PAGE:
Drought could mean big year for pine beetles

Updated: Mar. 30, 2017 at 5:31 PM EDT
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BETHLEHEM, NC (WBTV) - It is hard to hike or drive anywhere in North Carolina without seeing a lot of pine trees. They line the streets and fill the forests. But those trees could come under assault this summer.

Experts say the ongoing drought has made the trees vulnerable to the southern pine beetle.

"It could very easily happen this year," said NC Forest Service expert Brian Heath.

It's been 15 years since the last major outbreak, and with the pine trees under stress from drought, it could be a prime time for the beetles to attack in force again. They sense when trees are stressed, said Heath, and once they find a good host they multiply and can spread quickly.

The beetles bore through the bark and into the living part of the tree trunk. When enough beetles get in there, the tree can die.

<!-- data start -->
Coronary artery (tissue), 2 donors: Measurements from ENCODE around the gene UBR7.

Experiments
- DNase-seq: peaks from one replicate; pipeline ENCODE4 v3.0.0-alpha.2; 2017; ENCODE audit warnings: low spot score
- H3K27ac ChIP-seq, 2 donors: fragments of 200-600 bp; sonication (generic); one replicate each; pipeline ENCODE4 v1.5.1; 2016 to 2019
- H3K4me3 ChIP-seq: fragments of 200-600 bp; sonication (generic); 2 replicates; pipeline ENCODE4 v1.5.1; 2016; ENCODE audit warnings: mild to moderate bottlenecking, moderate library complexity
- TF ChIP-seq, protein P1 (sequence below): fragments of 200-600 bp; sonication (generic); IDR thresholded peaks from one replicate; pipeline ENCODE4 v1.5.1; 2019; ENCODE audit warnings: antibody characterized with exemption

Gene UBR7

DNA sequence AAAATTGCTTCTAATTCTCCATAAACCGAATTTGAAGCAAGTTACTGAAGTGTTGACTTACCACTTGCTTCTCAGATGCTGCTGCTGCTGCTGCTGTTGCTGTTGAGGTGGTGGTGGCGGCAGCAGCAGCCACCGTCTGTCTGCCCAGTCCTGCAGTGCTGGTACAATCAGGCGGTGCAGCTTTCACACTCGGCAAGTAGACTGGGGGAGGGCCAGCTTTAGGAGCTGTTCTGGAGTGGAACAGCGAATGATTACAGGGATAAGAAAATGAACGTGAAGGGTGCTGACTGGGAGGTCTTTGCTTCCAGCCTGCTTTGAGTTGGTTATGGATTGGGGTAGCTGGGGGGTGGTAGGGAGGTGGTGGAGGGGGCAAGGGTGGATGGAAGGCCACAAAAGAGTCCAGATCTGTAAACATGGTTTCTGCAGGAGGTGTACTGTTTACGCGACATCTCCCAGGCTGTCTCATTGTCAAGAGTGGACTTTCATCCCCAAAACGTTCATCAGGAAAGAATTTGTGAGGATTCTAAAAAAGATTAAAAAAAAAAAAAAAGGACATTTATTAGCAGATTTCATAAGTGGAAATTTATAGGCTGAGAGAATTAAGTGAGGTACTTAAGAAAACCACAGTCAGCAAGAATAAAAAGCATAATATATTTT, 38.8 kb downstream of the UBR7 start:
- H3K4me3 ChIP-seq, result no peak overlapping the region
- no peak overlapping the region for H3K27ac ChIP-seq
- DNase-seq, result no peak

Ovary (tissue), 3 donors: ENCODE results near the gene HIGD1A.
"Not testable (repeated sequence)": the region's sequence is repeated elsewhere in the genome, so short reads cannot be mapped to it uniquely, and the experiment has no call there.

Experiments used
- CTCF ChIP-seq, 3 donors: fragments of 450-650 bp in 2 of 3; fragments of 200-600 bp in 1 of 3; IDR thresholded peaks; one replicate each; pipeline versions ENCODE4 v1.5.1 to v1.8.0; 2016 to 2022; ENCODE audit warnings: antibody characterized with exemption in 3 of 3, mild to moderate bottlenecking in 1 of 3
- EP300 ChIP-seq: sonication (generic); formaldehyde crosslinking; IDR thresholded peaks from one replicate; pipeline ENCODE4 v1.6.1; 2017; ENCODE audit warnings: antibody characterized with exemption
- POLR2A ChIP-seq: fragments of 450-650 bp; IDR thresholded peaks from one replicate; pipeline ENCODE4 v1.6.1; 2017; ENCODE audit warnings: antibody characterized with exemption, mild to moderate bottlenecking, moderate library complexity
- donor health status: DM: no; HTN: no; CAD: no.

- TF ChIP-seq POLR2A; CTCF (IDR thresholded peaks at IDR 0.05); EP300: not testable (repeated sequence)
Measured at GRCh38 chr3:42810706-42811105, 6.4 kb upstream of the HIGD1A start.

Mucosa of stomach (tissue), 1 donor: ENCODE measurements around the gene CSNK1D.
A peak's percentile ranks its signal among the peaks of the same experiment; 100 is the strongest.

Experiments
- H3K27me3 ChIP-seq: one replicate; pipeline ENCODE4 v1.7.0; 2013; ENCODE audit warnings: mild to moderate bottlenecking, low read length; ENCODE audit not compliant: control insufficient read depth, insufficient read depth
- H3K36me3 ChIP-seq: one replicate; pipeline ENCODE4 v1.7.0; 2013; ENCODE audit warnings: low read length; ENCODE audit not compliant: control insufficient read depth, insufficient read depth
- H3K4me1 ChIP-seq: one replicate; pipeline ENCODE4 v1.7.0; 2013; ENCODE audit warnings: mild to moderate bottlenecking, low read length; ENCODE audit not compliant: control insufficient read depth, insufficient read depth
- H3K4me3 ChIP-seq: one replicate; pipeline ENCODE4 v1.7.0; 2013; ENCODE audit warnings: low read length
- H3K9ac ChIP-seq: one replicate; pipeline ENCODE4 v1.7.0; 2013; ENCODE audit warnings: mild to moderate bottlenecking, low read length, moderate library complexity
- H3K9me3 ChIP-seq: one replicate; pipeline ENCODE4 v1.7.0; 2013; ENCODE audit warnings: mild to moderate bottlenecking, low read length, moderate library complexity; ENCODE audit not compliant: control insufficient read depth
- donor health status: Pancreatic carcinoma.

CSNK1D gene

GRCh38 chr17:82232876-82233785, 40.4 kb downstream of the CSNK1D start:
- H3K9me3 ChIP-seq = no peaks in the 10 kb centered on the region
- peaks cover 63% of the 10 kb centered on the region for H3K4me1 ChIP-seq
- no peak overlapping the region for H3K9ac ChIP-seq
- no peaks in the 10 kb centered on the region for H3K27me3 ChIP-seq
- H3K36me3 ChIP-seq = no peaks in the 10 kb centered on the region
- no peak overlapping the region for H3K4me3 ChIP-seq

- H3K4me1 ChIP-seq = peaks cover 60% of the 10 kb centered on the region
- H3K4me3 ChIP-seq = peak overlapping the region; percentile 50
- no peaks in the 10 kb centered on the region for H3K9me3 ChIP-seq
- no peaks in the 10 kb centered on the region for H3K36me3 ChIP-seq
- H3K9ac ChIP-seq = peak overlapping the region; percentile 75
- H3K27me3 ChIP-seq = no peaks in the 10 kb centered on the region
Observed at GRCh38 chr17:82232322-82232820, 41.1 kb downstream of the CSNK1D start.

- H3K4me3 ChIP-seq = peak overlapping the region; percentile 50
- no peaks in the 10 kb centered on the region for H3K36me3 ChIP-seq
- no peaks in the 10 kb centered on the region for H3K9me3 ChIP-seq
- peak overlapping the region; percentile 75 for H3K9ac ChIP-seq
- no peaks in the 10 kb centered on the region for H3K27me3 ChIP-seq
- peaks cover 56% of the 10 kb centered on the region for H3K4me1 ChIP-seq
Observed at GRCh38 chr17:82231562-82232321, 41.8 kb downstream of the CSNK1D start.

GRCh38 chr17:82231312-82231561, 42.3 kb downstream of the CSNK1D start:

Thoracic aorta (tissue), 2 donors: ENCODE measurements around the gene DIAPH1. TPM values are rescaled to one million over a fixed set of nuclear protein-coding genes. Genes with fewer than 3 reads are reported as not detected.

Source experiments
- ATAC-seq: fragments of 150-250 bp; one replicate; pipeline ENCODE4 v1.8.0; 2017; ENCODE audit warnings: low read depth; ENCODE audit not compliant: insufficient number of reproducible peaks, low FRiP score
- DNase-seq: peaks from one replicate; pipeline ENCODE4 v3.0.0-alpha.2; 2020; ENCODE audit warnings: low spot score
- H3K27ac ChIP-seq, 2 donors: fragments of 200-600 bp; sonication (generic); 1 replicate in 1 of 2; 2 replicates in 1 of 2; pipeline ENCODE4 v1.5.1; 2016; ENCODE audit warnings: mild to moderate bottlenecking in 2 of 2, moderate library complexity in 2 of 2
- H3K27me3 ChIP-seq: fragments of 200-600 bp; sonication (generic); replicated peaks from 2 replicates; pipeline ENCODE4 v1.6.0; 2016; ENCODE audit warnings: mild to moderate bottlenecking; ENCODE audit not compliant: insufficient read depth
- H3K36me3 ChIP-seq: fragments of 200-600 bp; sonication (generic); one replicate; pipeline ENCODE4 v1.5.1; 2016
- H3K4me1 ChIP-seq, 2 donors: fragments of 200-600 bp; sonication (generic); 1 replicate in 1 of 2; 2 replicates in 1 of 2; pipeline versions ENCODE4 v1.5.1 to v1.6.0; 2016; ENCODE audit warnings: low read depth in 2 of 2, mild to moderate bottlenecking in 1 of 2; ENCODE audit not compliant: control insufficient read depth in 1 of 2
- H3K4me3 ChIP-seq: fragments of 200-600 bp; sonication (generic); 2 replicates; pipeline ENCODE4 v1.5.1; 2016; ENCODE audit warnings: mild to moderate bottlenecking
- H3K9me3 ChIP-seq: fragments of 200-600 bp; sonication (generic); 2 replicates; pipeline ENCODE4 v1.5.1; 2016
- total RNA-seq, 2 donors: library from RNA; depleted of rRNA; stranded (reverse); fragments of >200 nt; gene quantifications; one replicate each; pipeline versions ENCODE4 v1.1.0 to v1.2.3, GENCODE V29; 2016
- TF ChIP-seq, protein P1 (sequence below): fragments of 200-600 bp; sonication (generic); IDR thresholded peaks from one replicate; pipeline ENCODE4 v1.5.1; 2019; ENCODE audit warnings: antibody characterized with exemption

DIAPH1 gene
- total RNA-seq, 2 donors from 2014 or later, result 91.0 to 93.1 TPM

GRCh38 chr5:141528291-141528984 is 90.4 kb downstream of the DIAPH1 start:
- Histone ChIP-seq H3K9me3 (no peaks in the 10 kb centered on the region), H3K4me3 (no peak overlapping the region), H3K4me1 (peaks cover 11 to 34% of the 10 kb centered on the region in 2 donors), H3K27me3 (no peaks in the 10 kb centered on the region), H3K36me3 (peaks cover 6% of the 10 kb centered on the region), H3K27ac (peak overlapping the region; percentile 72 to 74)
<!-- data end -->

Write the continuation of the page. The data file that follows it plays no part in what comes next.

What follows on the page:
"You can lose several acres a week if the epidemic is going pretty strong," Heath said.

Property owners should look for small popcorn-sized balls of sap on a tree trunk. If many are present, it likely means the beetles are too.

Sap is the only defense a tree has against the beetle. Drought conditions make it tougher for pine trees to produce enough sap to fight back.

However, the pine beetles do have a natural predator - the clarid beetle. Heath says as the number of pine beetles grow, so do the clarids. Eventually, the clarids will be in such numbers that the pine beetle population drops significantly.

It can take a couple of years, though, for the infestation to get under control. The last major outbreak lasted from 1999 to 2002.

Officials have been placing traps across the state so they can get a count on the numbers of both varieties of beetles. That should tell them what they may be facing this summer.

They hope to have the count complete sometime in May.

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